Quantitative real-time PCR
Total RNA was isolated with Qiagen reagent. The RNA was reverse transcribed into cDNA using oligo(dT) primers and SuperScript II reverse transcriptase (Invitrogen), according to the manufacturer’s instructions. The primer sequence combinations spanned contact sequences of subsequent exons. For amplification, the SyberGreen qPCR mix was used (Invitrogen). Each reaction was run in triplicate on the Mastercycler machine (Eppendorf) and was normalized to housekeeping gene GAPDH transcripts.
T cells clones
Peripheral CD4+ T cells were isolated from two independent donors with negative enrichment method through magnetic bead selection (RosetteSep; StemCell Technologies, Vancouver, BC, Canada). T cells were expanded and cloned with 2.5 μg/ml anti-CD3 and 1.25 μg/ml anti-CD28 mAb (BD Biosciences) and 5 ng/ml rhIL-2 (R&D System) in the presence of irradiated allogeneic PBMCs as feeders as previously described (9). The clones were tested for Foxp3 and IL-17 expression by FACS and used for functional experiments.
Inflammatory cytokines in the colitic environments
Single-cell suspensions were made from fresh ulcerative colitis tissues. Colitic CD4+CD25bright T cells (106/ml) were sorted to high purity and activated with anti-CD3 and anti-CD28 beads for 48 h. The supernatants were collected and then cultured with autologous ulcerative colitic colon epithelial cells (2 × 106/ml) for 24 h with or without anti-human IL-17 receptor. Colon epithelial cells were defined by FACS as lineage−EpCam+ nonimmune cells. The production of cytokines was analyzed by ELISA kits (R&D Systems).
The Wilcoxon signed-rank test was used to determine pairwise differences, and the Mann–Whitney U test was used to determine differences between groups (10). A p value < 0.05 was considered as significant. All statistical analysis was done on Statistica software (StatSoft, Tulsa, OK) and is further described in the figure legends.
IL-17+Foxp3+ cells in ulcerative colitis and colitis-associated colon carcinoma
T cell activation and infiltration has been thought to play a major contribution to the pathogenesis of ulcerative colitis (11). However, the detailed phenotype of T cell subsets and their roles in human ulcerative colitis are poorly understood. A minor population of IL-17+Foxp3+ cells was detected in the peripheral blood in healthy humans (12, 13). We analyzed the populations of CD4+Foxp3+ (Treg), CD4+IL-17+ (Th17), and IL-17+Foxp3+ T cell subsets in the mucosa and peripheral blood in patients with ulcerative colitis and colitis-associated colon carcinoma and other cancers. In line with previous reports (8, 14), moderate levels of blood Treg cells (Fig. 1A) and high levels of tissue Treg cells were detected in the colonic mucosa from patients with ulcerative colitis (Fig. 1B) and colitis-associated colon carcinoma (Fig. 1C), as well as in the tissues of ovarian cancer, renal cell carcinoma, and melanoma (Fig. 1D). Although the levels of Th17 cells were generally lower than Treg cells, we detected higher levels of Th17 cells in the mucosa of colitis and of colon carcinoma (Fig. 1B, 1C) and moderate levels of Th17 cells in other types of tumor we examined (Fig. 1D). Interestingly, a significant population of IL-17+Foxp3+ T cells was observed exclusively in the mucosa of colitic colon tissues and colitic-associated colon carcinoma, not in the adjacent tissues (Fig. 1B, 1C, 1E). The levels of IL-17+Foxp3+ T cells were minimal (<0.3%) in other types of cancer, including ovarian cancer, melanoma, and renal cell carcinoma (Fig. 1D, 1E), as well as in normal peripheral blood (<0.3%) (Fig. 1A, 1E) and blood from colitic patients (<0.3%) (data not shown). To determine whether IL-17+Foxp3+ T cells are generally associated with human autoimmune diseases, we further examined IL-17+Foxp3+ T cells in patients with psoriasis. We detected minimal IL-17+Foxp3+ T cells (<0.3%) in the psoriatic skin tissues (Supplemental Fig. 1). We sorted CD4+CD25high cells from different tissues to high purity, sampled Foxp3 expression from the sorted cells, and used cells with high levels of Foxp3 expression for further experiments (see 1Materials and Methods). Real-time PCR revealed 6- to 10-fold higher levels of IL-17 transcripts in CD4+CD25high cells from colon cancer and ulcerative colitis than that from blood (Fig. 1F). After activation with anti-CD3 and anti-CD28 in the presence of APCs for 72 h, these colon cancer tissue-derived CD4+CD25high cells (2 × 106/ml) released high levels of IL-17 (119 ± 67 ng/ml). The data indicate that IL-17+Foxp3+ T cells are selectively associated with chronic colon inflammation and inflammation-associated carcinoma, and they actively express and release high levels of IL-17.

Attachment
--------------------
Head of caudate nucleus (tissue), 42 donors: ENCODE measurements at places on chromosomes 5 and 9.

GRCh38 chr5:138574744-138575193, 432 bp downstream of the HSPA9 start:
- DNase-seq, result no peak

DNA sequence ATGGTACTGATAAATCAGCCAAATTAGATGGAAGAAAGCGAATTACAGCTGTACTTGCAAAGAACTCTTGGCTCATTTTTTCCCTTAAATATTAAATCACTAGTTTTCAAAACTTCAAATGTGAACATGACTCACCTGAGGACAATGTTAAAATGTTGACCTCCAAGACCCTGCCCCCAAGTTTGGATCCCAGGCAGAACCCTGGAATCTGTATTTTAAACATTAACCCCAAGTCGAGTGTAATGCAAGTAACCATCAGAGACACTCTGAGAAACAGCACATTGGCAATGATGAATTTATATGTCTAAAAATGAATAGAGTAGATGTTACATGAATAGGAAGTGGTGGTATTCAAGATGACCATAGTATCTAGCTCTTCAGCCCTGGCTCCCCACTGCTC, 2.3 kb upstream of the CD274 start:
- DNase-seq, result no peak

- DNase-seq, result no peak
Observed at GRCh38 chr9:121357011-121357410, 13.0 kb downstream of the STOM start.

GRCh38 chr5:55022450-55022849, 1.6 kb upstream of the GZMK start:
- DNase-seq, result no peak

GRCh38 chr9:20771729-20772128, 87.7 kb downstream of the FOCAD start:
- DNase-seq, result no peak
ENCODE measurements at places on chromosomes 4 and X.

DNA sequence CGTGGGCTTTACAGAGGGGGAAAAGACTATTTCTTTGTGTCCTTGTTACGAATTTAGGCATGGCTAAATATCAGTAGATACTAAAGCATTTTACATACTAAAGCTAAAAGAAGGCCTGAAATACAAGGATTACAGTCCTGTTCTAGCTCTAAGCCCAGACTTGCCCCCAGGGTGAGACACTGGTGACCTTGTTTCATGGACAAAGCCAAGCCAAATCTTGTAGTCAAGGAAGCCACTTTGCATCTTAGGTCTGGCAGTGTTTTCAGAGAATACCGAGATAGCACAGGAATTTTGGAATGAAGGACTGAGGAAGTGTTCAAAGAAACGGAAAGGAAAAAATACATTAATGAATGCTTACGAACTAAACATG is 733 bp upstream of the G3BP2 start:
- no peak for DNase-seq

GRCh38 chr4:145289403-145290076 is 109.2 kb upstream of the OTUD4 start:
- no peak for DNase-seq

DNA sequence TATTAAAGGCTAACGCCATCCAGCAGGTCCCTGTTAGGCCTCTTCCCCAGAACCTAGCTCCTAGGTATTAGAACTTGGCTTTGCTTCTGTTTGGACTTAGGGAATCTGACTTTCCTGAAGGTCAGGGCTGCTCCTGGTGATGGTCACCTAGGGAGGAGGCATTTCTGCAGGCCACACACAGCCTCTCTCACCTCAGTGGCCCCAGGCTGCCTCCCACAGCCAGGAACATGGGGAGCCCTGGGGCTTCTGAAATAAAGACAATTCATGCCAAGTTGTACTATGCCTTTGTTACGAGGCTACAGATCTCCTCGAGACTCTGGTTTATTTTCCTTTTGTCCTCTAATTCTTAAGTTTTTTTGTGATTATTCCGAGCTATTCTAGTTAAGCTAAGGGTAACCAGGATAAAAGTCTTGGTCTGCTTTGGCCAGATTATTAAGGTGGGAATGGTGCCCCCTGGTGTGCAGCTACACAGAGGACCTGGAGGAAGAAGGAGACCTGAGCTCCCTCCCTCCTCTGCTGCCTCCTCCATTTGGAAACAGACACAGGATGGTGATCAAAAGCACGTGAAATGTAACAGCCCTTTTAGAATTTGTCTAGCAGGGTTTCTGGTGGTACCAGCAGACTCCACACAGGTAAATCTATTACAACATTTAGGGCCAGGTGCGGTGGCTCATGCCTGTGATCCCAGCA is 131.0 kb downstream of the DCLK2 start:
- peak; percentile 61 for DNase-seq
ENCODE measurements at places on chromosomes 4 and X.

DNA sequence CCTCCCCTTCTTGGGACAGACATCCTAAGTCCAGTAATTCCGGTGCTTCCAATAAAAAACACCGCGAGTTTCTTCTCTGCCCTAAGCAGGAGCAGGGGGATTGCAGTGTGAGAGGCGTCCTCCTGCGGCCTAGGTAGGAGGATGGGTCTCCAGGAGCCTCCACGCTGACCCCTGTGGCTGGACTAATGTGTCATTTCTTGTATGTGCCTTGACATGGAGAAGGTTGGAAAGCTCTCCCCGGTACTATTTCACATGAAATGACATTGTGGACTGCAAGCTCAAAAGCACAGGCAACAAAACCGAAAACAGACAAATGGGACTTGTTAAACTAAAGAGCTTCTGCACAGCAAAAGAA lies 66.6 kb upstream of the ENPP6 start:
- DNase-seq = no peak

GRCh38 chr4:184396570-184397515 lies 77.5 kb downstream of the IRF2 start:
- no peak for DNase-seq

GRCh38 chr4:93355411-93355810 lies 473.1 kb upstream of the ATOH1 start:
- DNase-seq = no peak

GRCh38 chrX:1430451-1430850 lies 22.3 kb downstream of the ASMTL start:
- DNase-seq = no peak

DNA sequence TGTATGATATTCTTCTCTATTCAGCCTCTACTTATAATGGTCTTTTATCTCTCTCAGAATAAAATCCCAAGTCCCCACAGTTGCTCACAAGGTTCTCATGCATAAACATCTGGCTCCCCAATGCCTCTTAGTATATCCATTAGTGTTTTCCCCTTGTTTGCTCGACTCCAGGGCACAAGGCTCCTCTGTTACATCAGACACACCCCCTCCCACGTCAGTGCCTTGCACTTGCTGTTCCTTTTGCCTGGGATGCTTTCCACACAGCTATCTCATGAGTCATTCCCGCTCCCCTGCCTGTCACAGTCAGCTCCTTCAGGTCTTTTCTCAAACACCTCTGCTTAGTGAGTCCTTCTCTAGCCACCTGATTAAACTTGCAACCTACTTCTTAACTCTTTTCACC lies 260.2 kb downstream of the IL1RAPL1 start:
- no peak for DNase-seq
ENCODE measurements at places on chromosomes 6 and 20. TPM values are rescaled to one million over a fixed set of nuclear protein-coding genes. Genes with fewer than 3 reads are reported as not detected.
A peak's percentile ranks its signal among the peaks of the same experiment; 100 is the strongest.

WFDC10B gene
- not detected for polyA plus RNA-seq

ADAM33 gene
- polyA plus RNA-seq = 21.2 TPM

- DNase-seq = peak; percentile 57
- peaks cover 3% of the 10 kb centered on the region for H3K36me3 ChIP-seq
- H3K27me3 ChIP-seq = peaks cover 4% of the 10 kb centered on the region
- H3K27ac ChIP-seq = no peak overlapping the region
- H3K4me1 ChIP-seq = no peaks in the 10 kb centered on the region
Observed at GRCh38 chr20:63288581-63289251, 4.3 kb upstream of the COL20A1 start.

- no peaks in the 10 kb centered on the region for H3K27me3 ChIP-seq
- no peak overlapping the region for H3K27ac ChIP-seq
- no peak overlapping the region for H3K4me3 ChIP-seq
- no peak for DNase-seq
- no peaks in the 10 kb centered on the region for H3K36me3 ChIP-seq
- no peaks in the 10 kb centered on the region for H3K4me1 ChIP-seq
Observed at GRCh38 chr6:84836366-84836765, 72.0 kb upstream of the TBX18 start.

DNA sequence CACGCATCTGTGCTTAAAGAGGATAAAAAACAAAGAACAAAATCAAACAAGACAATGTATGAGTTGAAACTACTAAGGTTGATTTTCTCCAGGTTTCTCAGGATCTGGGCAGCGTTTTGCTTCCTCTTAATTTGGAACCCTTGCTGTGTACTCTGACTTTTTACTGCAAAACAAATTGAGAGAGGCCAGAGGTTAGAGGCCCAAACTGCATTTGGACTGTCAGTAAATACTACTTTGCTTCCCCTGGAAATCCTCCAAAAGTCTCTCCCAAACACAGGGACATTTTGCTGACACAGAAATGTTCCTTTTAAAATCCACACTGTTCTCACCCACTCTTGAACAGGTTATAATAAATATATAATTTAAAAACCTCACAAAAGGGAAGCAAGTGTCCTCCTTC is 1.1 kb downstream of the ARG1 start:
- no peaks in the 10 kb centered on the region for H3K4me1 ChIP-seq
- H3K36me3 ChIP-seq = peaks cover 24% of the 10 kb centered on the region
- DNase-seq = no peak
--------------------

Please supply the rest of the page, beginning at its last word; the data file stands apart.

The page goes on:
Phenotype and cytokine profile of colitic IL-17+Foxp3+ cells
To investigate the functional relevance of IL-17+Foxp3+ T cells, we initially examined their phenotype and compared their phenotype with that of IL-17-Foxp3+ Treg cellsand IL-17+Foxp3− Th17 cells in the same colitic environment. Human Treg cells express high levels of CCR4 and CD25 (8). We found that IL-17+Foxp3+ T cells and Treg cells expressed similar levels of CD25 (Fig. 2A) and CCR4 (Fig. 2B) in the colitic environment (8) (p > 0.05). It is not surprising that these two populations expressed significantly higher levels of CD25 and CCR4 than did IL-17−Foxp3− cells (Fig. 2A, 2B) (p < 0.05). Human tissue Th17 cells express high levels of CD161 and CD49 (15). Similar to Th17 cells, colitic IL-17+Foxp3+ T cells expressed high levels of CD161 and CD49d (Fig. 2C, 2D) (p > 0.05). The levels of CD161 and CD49d were higher in IL-17+Foxp3+ T cells and Th17 cells than in IL-17− cells (Fig. 2C, 2D) (p < 0.05). The intergrin molecules may be associated with their migration and retention within chronic inflammatory environment (5). Limited IL-17+Foxp3+ T cells were detected in peripheral blood. Hence, we acquired large numbers of cells and analyzed the phenotype of these IL-17+Foxp3+ T cells. We observed a similar phenotype for IL-17+Foxp3+ T cells in peripheral blood (data not shown) as compared with the colitic environment. These data indicate that IL-17+Foxp3+ T cells phenotypically overlap with Treg and Th17 cells in the same chronic inflammatory environment.